I'd be rather surprised if this scenario were to pan out. When considering
the far longer lifespans which begin to make "rare" accidents more
problematic, the context is unlikely to include a biological body which is
similar to that we have today. At some point in the future I imagine that we
will find our biological bodies are just too hard to work with, with far too
many drawbacks, especially considering the alternatives that should arise.
> -----Original Message-----
> From: Dickey, Michael F [mailto:firstname.lastname@example.org]
> Sent: Friday, 9 November 2001 4:33
> To: 'email@example.com'
> Subject: RE: ROBOT: wearable self-propelled robotic suit
> "In just four years, and with $50 million, the Pentagon plans
> to create a
> wearable, self-propelled robotic suit that responds to - and
> amplifies -
> your every movement. By simply strapping themselves into this
> troops will be able to run faster, jump higher, leap further,"
> I just wanted to make some comments about this concept. I have been
> investigating something similiar for quite sometime and I
> think the future
> implications of such a 'suit' whether external or internal,
> are important to
> consider. Mainly, since most of us on this list would like
> to see aging and
> disease defeated and be physiological immortal, a whole new
> realm of things
> will then become the enemy of lives, namely accidents.
> Wearing a protective
> suit would thus radically minimize the chance of death caused
> by accidental
> injury. In our meager short lives we dont much consider the
> chance of death
> by falling rocks, car accidents, or even asteroid impacts. A powered
> armored suit that also contains an environmental sealed
> (think SCUBA dry
> suits combined with powered armored exoskeletons) and the
> human biosphere
> just radically increased, from the surface of mars to deep
> sea excursions.
> Beings who do not age will have much vaster things to worry
> about that may
> kill them, stellar events, very rare accidents, etc. etc.
> Anything that
> decreases those chances increases the life span of the
> individual. I think
> in the far future, most beings will have these suits of some
> sort and stay
> inside of them most of the time. They need not be
> uncomfortable either, as
> they can easily emulate tactile sensations and the full range of human
> movement. Be interesting to see where this goes once immortality and
> capitalism start to tug at it.
> -----Original Message-----
> From: J. R. Molloy [mailto:firstname.lastname@example.org]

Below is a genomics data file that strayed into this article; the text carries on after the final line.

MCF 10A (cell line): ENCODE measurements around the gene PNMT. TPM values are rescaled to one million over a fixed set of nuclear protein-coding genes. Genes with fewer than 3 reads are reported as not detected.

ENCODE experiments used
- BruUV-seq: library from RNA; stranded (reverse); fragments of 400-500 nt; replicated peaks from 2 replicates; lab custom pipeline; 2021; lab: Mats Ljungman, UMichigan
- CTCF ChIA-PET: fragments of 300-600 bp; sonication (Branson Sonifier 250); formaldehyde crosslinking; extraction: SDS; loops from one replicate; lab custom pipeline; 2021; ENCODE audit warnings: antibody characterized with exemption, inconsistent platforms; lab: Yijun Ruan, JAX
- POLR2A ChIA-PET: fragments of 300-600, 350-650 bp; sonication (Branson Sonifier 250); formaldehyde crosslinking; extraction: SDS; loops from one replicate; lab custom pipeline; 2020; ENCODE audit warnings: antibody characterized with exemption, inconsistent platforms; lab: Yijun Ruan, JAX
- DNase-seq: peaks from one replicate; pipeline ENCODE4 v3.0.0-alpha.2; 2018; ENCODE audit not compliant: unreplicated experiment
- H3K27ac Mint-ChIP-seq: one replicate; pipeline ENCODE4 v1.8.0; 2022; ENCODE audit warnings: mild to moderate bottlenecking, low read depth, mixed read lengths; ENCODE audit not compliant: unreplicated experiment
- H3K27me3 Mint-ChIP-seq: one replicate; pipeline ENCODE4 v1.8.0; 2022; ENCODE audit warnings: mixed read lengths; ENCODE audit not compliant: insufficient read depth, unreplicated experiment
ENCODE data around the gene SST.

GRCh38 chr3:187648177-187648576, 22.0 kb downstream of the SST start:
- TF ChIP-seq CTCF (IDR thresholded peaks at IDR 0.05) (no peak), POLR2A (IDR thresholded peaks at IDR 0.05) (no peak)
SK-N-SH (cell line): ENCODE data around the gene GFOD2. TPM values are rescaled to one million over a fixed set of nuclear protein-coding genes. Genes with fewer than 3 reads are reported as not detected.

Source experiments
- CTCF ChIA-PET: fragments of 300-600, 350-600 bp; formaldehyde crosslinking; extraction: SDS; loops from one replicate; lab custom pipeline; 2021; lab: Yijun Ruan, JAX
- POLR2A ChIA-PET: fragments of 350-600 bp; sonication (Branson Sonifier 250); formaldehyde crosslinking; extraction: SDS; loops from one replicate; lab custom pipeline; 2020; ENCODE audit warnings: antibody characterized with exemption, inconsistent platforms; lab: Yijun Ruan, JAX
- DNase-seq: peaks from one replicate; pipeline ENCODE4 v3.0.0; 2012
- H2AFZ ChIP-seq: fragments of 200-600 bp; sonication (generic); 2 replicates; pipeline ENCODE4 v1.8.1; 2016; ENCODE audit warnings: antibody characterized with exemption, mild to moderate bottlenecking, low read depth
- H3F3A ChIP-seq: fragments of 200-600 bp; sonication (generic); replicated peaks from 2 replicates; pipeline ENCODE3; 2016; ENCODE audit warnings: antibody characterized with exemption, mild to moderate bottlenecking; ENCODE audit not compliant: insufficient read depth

> Sent: Thursday, November 08, 2001 9:29 AM
> To: email@example.com
> Subject: ROBOT: wearable self-propelled robotic suit
> POWER DRESSING
> To be a member of the US Special Forces you need to be a crack soldier
> with superior physical and mental abilities. But that's today.
> Tomorrow's soldier will have to be superhuman - to be able to
> jog along
> effortlessly at 13 kilometres per hour carrying a 70-kilogram load for
> 12 hours at a stretch. For anyone wearing the right clothes, however,
> this shouldn't prove too much of a problem. In just four
> years, and with
> $50 million, the Pentagon plans to create a wearable, self-propelled
> robotic suit that responds to - and amplifies - your every
> movement. By
> simply strapping themselves into this "exoskeleton", troops
> will be able
> to run faster, jump higher, leap further, and carry awesome amounts of
> high-calibre weaponry. We take a look at the "garment" that as well as
> turning your average GI into a heavyweight fighting machine,
> could also
> revolutionise the lives of disabled people and those working as
> firefighters or in construction, mining and heavy industries.
> Read the full feature in New Scientist magazine
> AND FINALLY...
> Some describe how a wave of sympathy washes over them
> whenever they see
> a road sign referring to a "depressed bridge". Others confess
> that they
> feel strangely moved by the mere mention of an "alarmed door" or
> "nervous tissue". These people are suffering from semiopathy. This
> week's Feedback column examines a debilitating condition which compels
> its victims to over-empathise with objects...
> --- --- --- --- ---
> Useless hypotheses, etc.:
> consciousness, phlogiston, philosophy, vitalism, mind, free
> will, qualia,
> analog computing, cultural relativism, GAC, Cyc, Eliza,
> cryonics, individual
> uniqueness, ego, human values, scientific relinquishment,
> malevolent AI
> We move into a better future in proportion as science displaces
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